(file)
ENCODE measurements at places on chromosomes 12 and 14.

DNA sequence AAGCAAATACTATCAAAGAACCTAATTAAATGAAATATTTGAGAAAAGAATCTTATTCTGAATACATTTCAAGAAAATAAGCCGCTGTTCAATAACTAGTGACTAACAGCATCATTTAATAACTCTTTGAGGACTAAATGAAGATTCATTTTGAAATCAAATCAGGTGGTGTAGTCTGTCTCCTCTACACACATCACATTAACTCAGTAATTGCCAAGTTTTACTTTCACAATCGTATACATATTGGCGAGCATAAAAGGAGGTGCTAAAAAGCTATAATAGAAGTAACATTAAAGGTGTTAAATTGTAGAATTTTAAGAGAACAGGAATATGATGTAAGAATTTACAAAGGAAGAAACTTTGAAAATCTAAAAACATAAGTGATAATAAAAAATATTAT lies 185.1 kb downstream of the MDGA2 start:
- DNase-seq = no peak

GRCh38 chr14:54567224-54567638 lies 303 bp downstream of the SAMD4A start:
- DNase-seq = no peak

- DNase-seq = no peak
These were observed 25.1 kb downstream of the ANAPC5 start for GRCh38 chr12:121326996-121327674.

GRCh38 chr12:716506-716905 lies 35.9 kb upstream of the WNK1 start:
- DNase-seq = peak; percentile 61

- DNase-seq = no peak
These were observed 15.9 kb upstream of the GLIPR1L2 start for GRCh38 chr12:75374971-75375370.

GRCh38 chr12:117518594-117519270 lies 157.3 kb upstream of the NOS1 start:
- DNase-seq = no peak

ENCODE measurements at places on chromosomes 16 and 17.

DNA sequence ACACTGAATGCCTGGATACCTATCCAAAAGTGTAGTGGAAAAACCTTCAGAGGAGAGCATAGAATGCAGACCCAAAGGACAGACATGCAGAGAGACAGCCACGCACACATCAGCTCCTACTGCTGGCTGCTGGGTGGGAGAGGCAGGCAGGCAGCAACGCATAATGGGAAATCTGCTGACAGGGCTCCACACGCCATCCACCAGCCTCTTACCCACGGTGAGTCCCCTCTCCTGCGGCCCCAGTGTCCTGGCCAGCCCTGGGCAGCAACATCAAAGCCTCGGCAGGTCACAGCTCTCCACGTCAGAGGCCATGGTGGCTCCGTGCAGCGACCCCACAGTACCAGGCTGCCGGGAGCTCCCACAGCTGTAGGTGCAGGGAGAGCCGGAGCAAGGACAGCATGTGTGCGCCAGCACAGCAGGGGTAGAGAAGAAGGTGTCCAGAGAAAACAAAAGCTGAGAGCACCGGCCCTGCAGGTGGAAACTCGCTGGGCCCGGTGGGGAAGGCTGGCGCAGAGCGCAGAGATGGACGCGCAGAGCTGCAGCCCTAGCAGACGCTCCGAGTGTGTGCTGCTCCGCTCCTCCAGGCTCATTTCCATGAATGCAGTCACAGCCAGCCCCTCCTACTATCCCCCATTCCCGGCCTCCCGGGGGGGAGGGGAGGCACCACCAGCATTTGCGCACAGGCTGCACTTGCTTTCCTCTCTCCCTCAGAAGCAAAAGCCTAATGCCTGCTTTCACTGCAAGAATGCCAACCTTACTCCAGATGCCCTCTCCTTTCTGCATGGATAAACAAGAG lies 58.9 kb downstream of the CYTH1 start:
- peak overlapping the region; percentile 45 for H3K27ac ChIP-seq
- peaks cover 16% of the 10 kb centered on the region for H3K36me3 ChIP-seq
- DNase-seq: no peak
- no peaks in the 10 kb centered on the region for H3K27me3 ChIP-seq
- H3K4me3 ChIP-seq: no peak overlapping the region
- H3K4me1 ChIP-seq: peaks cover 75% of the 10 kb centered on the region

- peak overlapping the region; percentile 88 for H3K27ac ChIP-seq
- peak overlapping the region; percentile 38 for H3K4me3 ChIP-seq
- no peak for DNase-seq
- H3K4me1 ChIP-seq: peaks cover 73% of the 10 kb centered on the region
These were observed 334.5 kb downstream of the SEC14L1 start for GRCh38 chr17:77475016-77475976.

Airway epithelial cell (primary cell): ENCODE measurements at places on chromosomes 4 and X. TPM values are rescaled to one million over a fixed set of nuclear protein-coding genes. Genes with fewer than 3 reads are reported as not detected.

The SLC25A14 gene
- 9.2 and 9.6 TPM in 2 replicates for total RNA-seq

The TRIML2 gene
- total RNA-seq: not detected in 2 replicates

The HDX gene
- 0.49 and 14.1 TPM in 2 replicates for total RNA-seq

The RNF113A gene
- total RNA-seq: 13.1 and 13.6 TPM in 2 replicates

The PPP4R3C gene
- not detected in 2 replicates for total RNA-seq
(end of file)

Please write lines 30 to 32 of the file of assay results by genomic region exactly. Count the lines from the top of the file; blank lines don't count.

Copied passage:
The TRIML2 gene
- total RNA-seq: not detected in 2 replicates

The HDX gene